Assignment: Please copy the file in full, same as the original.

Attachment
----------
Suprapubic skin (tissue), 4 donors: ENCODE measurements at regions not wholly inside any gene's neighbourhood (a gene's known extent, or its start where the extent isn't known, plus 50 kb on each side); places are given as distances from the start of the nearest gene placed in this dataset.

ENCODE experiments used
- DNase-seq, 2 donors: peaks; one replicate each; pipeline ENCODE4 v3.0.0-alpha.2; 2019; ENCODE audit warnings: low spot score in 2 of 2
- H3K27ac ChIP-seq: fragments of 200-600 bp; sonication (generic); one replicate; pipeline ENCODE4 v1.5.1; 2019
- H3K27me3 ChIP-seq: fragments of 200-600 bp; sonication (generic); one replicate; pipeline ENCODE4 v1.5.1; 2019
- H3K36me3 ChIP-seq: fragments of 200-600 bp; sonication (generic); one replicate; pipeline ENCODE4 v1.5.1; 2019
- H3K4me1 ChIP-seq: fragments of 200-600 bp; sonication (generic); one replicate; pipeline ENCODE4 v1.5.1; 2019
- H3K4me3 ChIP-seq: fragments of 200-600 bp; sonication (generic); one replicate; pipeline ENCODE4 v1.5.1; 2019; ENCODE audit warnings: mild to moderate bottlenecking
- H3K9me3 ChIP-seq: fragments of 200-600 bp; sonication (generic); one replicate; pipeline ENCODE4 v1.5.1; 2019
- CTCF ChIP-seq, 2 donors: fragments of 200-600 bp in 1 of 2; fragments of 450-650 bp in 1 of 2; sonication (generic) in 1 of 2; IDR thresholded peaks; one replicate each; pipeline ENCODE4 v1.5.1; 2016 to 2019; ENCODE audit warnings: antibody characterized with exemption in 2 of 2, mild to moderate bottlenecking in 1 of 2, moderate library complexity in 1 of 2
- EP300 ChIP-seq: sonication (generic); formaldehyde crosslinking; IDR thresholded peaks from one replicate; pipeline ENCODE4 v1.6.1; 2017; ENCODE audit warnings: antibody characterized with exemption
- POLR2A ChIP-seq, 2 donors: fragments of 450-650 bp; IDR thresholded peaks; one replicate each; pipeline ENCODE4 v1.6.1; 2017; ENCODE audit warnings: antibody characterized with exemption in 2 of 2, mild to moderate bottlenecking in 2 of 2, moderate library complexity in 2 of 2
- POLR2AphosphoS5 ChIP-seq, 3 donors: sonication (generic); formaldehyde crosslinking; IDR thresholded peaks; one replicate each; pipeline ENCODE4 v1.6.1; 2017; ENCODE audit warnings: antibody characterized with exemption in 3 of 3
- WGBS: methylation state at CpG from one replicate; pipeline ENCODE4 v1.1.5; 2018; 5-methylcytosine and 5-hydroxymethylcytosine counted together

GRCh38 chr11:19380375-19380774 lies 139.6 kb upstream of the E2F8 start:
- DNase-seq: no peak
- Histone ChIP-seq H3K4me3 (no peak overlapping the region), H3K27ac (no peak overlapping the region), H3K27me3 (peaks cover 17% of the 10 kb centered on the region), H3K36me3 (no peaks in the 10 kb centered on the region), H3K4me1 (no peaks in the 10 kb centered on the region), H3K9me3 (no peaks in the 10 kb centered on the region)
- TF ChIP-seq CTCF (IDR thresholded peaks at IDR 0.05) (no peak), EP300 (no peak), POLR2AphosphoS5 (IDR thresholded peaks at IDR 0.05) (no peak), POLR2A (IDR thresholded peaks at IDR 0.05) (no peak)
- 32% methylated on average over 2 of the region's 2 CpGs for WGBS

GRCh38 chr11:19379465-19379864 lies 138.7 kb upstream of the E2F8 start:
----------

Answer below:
Suprapubic skin (tissue), 4 donors: ENCODE measurements at regions not wholly inside any gene's neighbourhood (a gene's known extent, or its start where the extent isn't known, plus 50 kb on each side); places are given as distances from the start of the nearest gene placed in this dataset.

ENCODE experiments used
- DNase-seq, 2 donors: peaks; one replicate each; pipeline ENCODE4 v3.0.0-alpha.2; 2019; ENCODE audit warnings: low spot score in 2 of 2
- H3K27ac ChIP-seq: fragments of 200-600 bp; sonication (generic); one replicate; pipeline ENCODE4 v1.5.1; 2019
- H3K27me3 ChIP-seq: fragments of 200-600 bp; sonication (generic); one replicate; pipeline ENCODE4 v1.5.1; 2019
- H3K36me3 ChIP-seq: fragments of 200-600 bp; sonication (generic); one replicate; pipeline ENCODE4 v1.5.1; 2019
- H3K4me1 ChIP-seq: fragments of 200-600 bp; sonication (generic); one replicate; pipeline ENCODE4 v1.5.1; 2019
- H3K4me3 ChIP-seq: fragments of 200-600 bp; sonication (generic); one replicate; pipeline ENCODE4 v1.5.1; 2019; ENCODE audit warnings: mild to moderate bottlenecking
- H3K9me3 ChIP-seq: fragments of 200-600 bp; sonication (generic); one replicate; pipeline ENCODE4 v1.5.1; 2019
- CTCF ChIP-seq, 2 donors: fragments of 200-600 bp in 1 of 2; fragments of 450-650 bp in 1 of 2; sonication (generic) in 1 of 2; IDR thresholded peaks; one replicate each; pipeline ENCODE4 v1.5.1; 2016 to 2019; ENCODE audit warnings: antibody characterized with exemption in 2 of 2, mild to moderate bottlenecking in 1 of 2, moderate library complexity in 1 of 2
- EP300 ChIP-seq: sonication (generic); formaldehyde crosslinking; IDR thresholded peaks from one replicate; pipeline ENCODE4 v1.6.1; 2017; ENCODE audit warnings: antibody characterized with exemption
- POLR2A ChIP-seq, 2 donors: fragments of 450-650 bp; IDR thresholded peaks; one replicate each; pipeline ENCODE4 v1.6.1; 2017; ENCODE audit warnings: antibody characterized with exemption in 2 of 2, mild to moderate bottlenecking in 2 of 2, moderate library complexity in 2 of 2
- POLR2AphosphoS5 ChIP-seq, 3 donors: sonication (generic); formaldehyde crosslinking; IDR thresholded peaks; one replicate each; pipeline ENCODE4 v1.6.1; 2017; ENCODE audit warnings: antibody characterized with exemption in 3 of 3
- WGBS: methylation state at CpG from one replicate; pipeline ENCODE4 v1.1.5; 2018; 5-methylcytosine and 5-hydroxymethylcytosine counted together

GRCh38 chr11:19380375-19380774 lies 139.6 kb upstream of the E2F8 start:
- DNase-seq: no peak
- Histone ChIP-seq H3K4me3 (no peak overlapping the region), H3K27ac (no peak overlapping the region), H3K27me3 (peaks cover 17% of the 10 kb centered on the region), H3K36me3 (no peaks in the 10 kb centered on the region), H3K4me1 (no peaks in the 10 kb centered on the region), H3K9me3 (no peaks in the 10 kb centered on the region)
- TF ChIP-seq CTCF (IDR thresholded peaks at IDR 0.05) (no peak), EP300 (no peak), POLR2AphosphoS5 (IDR thresholded peaks at IDR 0.05) (no peak), POLR2A (IDR thresholded peaks at IDR 0.05) (no peak)
- 32% methylated on average over 2 of the region's 2 CpGs for WGBS

GRCh38 chr11:19379465-19379864 lies 138.7 kb upstream of the E2F8 start: